Jacinda Ardern has spoken of her deep personal sadness about the Christchurch terror attack, and says the fact the gunman was from Australia has helped New Zealanders process the aftermath.
In an interview with Project Australia host Waleed Aly, which aired last night in Australia, Ardern spoke about the aftermath of the Christchurch attack, about motherhood, and about blame — a topic Ardern was keen to clear up.
She said New Zealanders had found it difficult when confronted with the news that the shooter was Australian. But they did not blame Australians.
"That was news that did take some time for me to process," she said, "but I think New Zealanders are reflecting on the fact that it was not one of us, because in part that helps them process what has happened here. They do not point it out as an intent to blame, that is now why it's raised."
Ardern, who yesterday announced a royal commission into the massacre, said there was a reason she spoke the way she did after the attack.
"We have to acknowledge that that kind of targeting has happened before, this is not a world first, and so that is why our language is very deliberate. This is a terrorist attack," Ardern said.
When asked how she was coping, Ardern answered simply.
"The answer is I'm deeply sad. There are moments when there aren't cameras around … it's fair to say those are very emotional moments."
The Prime Minister has spent some time with family since the attacks but it hasn't been much. "Time with them wouldn't be quality," she said.
But she knows her job is more important now than ever.
"I feel like what the world is seeing is who we are," she told Aly. "We are made up of 200 ethnicities, 160 languages. We see ourselves as peaceful and inclusive. The act has been so counter to that but the response … the spontaneous songs, the real desire to give a sense of safety (for Muslims) to return to worship … that's New Zealand."
And she has a message to Australia.
"I just say thank you. Thank you for the solidarity and support. We are absolutely family."
In further comments on The Project last night, Aly says he won't forget his interview with Ardern and the admiration is clearly shared both ways.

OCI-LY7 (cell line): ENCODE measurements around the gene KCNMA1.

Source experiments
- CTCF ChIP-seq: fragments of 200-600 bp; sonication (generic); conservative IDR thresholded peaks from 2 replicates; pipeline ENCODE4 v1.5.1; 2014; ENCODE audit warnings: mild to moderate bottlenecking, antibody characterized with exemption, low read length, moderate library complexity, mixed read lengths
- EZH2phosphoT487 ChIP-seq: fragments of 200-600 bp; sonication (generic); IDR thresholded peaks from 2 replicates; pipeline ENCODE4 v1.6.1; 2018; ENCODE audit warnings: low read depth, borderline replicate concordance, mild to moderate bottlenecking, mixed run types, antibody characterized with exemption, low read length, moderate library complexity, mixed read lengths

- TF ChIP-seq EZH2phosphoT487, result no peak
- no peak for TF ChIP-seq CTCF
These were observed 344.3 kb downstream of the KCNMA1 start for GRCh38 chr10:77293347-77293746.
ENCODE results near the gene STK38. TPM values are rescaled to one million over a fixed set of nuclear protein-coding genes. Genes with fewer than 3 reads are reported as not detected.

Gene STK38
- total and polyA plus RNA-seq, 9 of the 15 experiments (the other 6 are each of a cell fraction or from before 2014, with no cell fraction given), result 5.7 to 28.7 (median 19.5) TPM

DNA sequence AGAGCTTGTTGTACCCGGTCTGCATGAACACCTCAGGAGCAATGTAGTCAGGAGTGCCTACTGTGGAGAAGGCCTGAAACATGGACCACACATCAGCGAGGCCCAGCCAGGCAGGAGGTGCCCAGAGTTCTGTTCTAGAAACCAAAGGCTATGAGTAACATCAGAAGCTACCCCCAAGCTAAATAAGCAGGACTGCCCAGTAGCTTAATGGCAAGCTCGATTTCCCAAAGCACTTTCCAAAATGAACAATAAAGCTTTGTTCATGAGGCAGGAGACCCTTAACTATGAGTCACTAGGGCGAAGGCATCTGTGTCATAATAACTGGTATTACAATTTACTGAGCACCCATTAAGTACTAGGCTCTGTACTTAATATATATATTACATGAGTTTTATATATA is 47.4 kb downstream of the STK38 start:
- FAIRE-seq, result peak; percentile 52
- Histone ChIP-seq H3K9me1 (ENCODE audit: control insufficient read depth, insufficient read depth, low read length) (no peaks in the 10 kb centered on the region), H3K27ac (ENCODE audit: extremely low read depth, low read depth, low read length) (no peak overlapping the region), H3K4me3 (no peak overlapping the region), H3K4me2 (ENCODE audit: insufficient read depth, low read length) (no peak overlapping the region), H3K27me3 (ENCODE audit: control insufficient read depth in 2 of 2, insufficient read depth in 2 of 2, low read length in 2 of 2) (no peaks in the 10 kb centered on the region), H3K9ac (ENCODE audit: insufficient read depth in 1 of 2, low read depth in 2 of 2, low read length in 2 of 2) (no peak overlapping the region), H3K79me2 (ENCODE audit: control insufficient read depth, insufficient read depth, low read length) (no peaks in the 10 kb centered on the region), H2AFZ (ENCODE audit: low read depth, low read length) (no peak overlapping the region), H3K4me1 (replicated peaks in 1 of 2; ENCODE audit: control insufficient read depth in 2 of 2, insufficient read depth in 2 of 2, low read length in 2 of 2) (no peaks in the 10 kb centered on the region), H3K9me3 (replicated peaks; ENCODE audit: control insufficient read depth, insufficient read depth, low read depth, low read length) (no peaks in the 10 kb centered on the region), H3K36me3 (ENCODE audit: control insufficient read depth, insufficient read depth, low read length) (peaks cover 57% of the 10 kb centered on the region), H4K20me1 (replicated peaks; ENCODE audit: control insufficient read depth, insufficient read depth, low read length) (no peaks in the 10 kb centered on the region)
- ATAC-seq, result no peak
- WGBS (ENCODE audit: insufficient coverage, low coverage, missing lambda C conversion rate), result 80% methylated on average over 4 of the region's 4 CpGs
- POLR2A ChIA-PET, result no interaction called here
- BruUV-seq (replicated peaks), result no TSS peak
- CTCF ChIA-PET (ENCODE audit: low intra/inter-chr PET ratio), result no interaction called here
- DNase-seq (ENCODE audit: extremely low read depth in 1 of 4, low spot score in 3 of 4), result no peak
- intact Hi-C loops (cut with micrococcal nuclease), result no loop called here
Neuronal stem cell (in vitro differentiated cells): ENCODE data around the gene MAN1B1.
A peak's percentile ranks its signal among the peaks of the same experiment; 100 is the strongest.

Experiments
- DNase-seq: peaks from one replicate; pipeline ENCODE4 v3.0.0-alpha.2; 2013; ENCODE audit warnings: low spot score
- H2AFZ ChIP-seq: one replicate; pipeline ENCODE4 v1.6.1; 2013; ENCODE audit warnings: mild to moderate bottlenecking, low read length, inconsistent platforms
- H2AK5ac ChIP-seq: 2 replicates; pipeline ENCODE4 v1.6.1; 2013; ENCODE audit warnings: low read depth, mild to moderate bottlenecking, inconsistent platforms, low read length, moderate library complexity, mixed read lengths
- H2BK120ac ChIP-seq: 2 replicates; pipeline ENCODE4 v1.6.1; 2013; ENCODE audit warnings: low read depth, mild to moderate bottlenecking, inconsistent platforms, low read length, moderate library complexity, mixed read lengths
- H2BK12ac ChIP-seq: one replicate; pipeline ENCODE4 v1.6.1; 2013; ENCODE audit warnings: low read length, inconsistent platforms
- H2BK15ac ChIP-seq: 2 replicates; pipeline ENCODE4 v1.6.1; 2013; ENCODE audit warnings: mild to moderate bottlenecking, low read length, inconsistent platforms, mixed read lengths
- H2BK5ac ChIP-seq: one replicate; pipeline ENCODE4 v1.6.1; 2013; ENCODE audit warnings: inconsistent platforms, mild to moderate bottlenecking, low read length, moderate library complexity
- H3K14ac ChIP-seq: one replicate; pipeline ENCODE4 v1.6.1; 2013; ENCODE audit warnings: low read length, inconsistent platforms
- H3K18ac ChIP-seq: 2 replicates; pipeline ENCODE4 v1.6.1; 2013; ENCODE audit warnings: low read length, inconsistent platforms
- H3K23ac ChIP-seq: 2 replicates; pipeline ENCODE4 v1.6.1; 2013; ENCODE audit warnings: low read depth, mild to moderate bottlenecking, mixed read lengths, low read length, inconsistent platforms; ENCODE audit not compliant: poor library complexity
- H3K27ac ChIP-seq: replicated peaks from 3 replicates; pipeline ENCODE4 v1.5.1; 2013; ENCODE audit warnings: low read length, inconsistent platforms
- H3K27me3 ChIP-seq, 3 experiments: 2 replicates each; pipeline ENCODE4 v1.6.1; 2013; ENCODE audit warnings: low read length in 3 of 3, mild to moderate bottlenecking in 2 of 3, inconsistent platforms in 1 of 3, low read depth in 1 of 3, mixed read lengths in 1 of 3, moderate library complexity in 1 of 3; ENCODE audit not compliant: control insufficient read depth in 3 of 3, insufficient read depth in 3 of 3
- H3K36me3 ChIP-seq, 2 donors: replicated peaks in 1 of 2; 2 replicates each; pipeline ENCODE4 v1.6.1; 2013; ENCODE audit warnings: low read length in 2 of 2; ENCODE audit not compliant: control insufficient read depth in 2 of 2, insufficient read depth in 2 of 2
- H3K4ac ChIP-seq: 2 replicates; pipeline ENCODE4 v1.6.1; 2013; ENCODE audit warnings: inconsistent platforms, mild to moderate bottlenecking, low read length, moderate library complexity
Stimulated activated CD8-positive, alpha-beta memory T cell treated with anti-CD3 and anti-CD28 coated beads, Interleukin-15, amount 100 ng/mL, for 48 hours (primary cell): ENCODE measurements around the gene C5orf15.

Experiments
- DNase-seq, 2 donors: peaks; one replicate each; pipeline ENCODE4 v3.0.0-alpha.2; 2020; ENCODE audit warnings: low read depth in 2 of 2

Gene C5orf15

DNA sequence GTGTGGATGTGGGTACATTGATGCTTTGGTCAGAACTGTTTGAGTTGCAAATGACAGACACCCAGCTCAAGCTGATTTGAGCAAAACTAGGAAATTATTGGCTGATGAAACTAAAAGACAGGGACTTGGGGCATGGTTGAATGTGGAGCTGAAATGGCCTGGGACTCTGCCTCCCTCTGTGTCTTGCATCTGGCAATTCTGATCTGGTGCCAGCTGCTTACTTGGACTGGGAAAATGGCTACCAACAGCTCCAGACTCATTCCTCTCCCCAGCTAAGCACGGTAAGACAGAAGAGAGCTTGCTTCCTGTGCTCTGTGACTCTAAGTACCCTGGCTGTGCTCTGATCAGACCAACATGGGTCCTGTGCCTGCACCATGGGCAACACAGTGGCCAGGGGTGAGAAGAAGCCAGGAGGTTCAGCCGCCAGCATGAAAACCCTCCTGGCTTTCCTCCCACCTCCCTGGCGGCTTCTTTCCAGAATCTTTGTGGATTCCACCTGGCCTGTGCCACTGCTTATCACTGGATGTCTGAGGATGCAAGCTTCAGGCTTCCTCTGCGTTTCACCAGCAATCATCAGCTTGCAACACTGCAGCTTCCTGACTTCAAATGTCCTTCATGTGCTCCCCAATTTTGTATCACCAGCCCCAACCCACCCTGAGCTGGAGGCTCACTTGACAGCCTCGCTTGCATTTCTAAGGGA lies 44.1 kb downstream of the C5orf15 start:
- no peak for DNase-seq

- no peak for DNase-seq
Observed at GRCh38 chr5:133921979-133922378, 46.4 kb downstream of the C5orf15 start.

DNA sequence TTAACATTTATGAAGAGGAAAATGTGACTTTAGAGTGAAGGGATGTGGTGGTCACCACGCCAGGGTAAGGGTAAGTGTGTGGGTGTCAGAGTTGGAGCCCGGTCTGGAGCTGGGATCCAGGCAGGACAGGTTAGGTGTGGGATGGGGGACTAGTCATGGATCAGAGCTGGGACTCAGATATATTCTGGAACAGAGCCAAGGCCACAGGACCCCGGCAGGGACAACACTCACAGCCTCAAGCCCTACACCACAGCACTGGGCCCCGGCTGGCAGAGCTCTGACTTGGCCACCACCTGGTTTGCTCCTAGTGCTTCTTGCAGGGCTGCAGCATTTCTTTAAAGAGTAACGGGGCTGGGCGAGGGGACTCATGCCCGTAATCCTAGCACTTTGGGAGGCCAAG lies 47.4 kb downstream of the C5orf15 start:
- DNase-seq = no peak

Aly admitted last night that the moment that will stay with him forever happened on the way to the airport in New Zealand after filming.
"How was the memorial?" panellist Steve Price asked Aly.
"That really deeply affected me," he said. "That's almost life-changing. I'll remember that forever."
Aly was invited to New Zealand to interview Ardern after delivering a stirring editorial on The Project on the day of the Christchurch massacre.
The emotionally charged speech that almost brought Aly to tears has since been viewed more than 9.5 million times on Facebook.
It was one of the first things Ardern said to him when the pair embraced before their interview.
"I saw your piece on The Project and it was incredible," she said.
While Aly's editorial sparked the invitation from Ardern, it did not go down well with everybody.
Aly repeated claims made in 2011 by a Fairfax journalist that Australian Prime Minister Scott Morrison urged party members to exploit community concerns about Muslims.
Morrison's office made an official complaint, but the PM later agreed to confront Aly on the program.
In a tense interview that aired last week, Morrison denied ever making the claims and told Aly his track record of dealing closely with the Muslim community spoke for itself.
Morrison denied that the Coalition has a problem with racism.
"Our party is made up of a lot of individuals and in our party, individuals have a lot more freedom to say what they think than a lot of other parties," he said.
"And it is not for the party to answer for every single member on every single occasion."
The royal commission Ardern announced on Monday will examine the roles that guns and social media played in the lead up to the attacks.
"While New Zealanders and Muslim communities around the world are both grieving and showing compassion for one another, they are also quite rightly asking questions on how this terror attack was able to happen here," Ardern said.
"In short, the inquiry will look at what could have or should have been done to prevent the attack. It will inquire into the individual and his activities before the terrorist attack, including, of course, a look at (spy) agencies."